Empty, unlabeled pill bottle found in Tiger Woods’ backpack but was deemed irrelevant to crash

A Los Angeles County sheriff’s deputy found an empty, unlabeled pill bottle in a backpack next to Tiger Woods’ crashed SUV as he inventoried the scene. That same investigator said he had found no evidence the golf legend was under the influence at the time of the Feb. 23 crash that caused him serious injury but, rather, was in shock, according to a crash scene investigation report.

The 22-page sheriff’s report reveals that in the aftermath of the crash — which occurred after Woods was traveling at speeds of up to 87 mph on a roadway with a posted speed limit of 45 mph — Woods was so disoriented he thought he was in Florida, and paramedics found his blood pressure so low they could not administer pain medication, the report said.

Sheriff Alex Villanueva on Wednesday declared that excessive speed and an inability to negotiate the curve of the roadway were behind the crash, and said the department did not find any probable cause to test Woods for being under the influence.

Deputy Carlos Gonzalez, who was first at the scene, reported to the lead investigator that he did not smell alcohol and that Woods’ eyes were not watery nor his speech slurred. Gonzalez reported that, after the seriously injured Woods was removed from the SUV, the deputy found a backpack next to the vehicle, and in the front pocket was the empty pill bottle. “The container had no label and there was no indication as to what, if anything, had been inside. There was no open intoxicants, or paraphernalia inside the vehicle.” the report written by Deputy Justin Smith noted.

Woods had had the vehicle for more than a week.

On Wednesday, before the police report became public, Sheriff’s Capt. James Powers told reporters, “There was no evidence of any impairment. There was no odor of alcohol. There are no open containers in the vehicle and no narcotics or any evidence of medication in the vehicle or on his person.” He said, because of that, investigators did not have probable cause to obtain a search warrant for blood draws that were taken after Woods was hospitalized.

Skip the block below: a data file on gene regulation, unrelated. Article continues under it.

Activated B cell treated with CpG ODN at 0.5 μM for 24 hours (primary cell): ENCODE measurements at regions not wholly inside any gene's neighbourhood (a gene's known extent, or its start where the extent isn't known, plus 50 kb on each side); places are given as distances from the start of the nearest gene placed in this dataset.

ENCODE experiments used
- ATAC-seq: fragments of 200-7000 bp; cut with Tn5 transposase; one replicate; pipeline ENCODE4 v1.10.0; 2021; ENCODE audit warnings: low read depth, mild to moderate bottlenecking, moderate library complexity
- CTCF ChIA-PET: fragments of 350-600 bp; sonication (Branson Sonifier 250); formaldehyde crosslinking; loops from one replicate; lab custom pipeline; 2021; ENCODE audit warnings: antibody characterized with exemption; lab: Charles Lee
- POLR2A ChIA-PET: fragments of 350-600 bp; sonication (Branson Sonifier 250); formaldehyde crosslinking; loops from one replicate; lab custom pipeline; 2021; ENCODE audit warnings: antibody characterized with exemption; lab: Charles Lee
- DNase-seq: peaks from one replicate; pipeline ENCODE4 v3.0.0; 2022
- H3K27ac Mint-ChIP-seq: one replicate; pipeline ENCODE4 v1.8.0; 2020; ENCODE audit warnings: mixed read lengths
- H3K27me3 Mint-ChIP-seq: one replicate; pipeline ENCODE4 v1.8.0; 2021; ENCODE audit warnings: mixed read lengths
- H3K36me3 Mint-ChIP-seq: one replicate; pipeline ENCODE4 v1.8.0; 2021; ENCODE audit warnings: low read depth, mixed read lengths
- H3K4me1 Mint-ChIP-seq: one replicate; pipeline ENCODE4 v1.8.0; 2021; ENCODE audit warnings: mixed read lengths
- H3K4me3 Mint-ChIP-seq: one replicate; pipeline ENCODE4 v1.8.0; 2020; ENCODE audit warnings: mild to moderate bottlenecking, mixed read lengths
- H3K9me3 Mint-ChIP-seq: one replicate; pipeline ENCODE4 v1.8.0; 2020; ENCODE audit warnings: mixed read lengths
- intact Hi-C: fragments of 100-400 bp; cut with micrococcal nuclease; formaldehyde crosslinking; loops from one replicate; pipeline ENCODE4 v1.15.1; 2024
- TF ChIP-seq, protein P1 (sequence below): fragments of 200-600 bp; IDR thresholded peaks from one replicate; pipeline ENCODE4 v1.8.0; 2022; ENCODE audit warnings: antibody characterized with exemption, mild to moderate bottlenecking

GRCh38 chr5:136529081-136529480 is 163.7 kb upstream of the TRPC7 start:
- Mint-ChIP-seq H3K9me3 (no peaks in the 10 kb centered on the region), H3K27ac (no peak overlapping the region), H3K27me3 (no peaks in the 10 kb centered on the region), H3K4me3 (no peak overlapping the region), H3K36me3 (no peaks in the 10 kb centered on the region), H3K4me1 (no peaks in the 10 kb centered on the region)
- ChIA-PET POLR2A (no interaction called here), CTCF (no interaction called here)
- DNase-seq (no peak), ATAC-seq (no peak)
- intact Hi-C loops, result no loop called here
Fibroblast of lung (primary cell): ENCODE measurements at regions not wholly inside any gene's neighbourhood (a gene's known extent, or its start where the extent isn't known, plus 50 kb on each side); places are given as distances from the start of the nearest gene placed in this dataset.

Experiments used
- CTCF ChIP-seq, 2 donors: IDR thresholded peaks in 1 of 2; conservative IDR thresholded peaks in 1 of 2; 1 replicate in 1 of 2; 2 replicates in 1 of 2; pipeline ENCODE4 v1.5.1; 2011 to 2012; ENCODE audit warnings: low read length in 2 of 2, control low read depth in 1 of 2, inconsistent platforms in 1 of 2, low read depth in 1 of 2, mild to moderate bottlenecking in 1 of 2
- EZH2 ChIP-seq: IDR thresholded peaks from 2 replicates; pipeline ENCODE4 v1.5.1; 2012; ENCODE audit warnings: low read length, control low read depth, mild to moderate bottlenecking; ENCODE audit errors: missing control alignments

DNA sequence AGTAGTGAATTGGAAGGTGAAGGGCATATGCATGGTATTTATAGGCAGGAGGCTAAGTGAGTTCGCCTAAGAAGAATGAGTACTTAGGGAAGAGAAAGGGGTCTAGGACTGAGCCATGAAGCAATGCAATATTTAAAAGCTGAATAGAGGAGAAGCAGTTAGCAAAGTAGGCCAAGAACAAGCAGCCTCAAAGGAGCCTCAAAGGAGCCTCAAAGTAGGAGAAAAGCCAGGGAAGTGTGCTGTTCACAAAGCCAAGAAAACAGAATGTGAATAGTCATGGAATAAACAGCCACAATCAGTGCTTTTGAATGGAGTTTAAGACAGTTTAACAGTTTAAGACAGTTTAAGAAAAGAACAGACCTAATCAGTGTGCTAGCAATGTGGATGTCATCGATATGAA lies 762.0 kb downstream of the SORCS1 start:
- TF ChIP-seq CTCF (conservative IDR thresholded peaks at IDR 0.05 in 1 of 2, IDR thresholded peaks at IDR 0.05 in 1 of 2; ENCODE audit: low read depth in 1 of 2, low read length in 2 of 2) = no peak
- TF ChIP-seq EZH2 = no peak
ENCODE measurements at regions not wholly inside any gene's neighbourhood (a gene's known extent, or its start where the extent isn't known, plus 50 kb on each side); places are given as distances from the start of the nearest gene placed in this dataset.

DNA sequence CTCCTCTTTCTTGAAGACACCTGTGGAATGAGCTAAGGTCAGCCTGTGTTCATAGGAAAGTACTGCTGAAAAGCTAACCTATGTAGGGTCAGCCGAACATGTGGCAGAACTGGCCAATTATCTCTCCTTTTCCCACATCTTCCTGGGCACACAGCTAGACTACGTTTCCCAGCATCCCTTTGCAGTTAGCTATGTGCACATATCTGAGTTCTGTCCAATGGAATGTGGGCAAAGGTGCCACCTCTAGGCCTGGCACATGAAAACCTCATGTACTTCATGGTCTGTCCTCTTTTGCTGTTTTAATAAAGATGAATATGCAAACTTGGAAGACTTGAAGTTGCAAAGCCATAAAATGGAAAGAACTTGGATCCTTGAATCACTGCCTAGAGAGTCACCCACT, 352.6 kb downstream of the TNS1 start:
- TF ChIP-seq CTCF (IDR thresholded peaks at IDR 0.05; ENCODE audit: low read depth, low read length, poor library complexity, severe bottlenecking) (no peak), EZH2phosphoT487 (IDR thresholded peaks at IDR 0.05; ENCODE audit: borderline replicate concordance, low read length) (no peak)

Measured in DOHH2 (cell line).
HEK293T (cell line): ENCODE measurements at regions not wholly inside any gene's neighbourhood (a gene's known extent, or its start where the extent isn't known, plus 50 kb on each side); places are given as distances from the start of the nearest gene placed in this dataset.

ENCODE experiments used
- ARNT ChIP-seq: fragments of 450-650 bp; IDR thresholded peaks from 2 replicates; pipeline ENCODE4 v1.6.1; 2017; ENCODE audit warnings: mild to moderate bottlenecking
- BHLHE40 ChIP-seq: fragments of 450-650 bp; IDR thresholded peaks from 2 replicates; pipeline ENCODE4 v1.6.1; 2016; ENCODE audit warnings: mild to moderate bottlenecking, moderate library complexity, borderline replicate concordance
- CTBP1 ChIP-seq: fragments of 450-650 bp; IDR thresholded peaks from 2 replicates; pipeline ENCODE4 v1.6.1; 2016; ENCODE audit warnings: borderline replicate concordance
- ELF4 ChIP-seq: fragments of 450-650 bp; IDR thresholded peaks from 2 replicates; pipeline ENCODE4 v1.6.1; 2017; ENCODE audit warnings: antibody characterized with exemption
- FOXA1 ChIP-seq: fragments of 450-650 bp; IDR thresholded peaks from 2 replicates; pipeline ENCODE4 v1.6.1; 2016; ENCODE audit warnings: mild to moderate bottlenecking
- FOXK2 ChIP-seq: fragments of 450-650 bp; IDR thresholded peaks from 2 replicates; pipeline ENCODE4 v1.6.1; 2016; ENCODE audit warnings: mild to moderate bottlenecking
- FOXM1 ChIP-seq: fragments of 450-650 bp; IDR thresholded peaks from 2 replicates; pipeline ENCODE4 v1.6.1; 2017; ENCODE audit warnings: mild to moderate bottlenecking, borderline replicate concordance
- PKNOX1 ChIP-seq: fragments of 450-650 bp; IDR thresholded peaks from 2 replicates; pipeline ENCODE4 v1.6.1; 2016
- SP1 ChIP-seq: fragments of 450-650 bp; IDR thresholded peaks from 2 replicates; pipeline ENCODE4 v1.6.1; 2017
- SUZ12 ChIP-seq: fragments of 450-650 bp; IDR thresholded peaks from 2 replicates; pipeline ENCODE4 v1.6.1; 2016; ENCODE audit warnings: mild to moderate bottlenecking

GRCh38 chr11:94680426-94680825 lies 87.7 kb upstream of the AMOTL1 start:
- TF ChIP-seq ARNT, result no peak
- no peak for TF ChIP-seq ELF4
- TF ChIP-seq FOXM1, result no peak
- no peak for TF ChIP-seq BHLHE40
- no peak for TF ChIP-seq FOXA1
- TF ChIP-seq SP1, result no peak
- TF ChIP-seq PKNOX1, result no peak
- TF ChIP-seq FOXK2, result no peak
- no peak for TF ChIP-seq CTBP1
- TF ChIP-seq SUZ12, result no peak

The sheriff on Thursday noted it was an “empty, non-labeled ‘pill bottle’-style container located in the car.” As that, he added, it “held no evidentiary value.”

The sheriff has repeatedly pushed back against former law enforcement officials who have suggested Woods’ blood should have been checked. “I know there are a lot of drug recognition experts who said they should have done this or that, and without the signs of impairment, we don’t get to the point where we can author a search warrant and develop the probable cause,” he said during a news conference Wednesday.

According to a deputy who interviewed Woods at the hospital, he saw no signs that the golfer had consumed alcohol or was under the influence of any substance and that, despite his injuries, he was quick to answer questions.

Powers has said that Woods, in the interview, indicated he had not consumed any drugs or medications at the time of the crash.

Woods was driving a borrowed Hyundai Genesis SUV when he crashed and suffered serious ankle and leg injuries, which could threaten his playing career.




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